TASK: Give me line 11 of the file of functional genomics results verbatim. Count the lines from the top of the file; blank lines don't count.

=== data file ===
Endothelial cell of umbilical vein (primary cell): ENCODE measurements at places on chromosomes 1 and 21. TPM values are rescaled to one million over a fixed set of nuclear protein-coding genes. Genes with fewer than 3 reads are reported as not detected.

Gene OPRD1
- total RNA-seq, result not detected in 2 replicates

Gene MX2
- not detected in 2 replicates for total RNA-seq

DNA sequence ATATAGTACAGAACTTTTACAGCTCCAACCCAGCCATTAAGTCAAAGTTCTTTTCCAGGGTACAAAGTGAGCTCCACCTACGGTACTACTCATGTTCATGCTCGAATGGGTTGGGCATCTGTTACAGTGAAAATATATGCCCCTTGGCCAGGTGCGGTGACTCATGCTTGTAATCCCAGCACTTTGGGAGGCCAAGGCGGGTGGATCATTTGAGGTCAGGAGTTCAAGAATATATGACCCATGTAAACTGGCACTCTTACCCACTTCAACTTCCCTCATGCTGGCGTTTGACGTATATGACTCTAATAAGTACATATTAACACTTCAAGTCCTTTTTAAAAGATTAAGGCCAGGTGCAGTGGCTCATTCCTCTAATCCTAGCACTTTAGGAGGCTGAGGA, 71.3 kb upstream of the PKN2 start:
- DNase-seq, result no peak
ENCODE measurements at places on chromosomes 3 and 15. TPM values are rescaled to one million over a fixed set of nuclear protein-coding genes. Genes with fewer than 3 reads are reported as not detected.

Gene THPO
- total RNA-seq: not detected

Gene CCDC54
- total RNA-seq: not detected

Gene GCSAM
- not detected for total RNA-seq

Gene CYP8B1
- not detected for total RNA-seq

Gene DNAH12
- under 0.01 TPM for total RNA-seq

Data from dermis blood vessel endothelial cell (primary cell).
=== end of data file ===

Gene CCDC54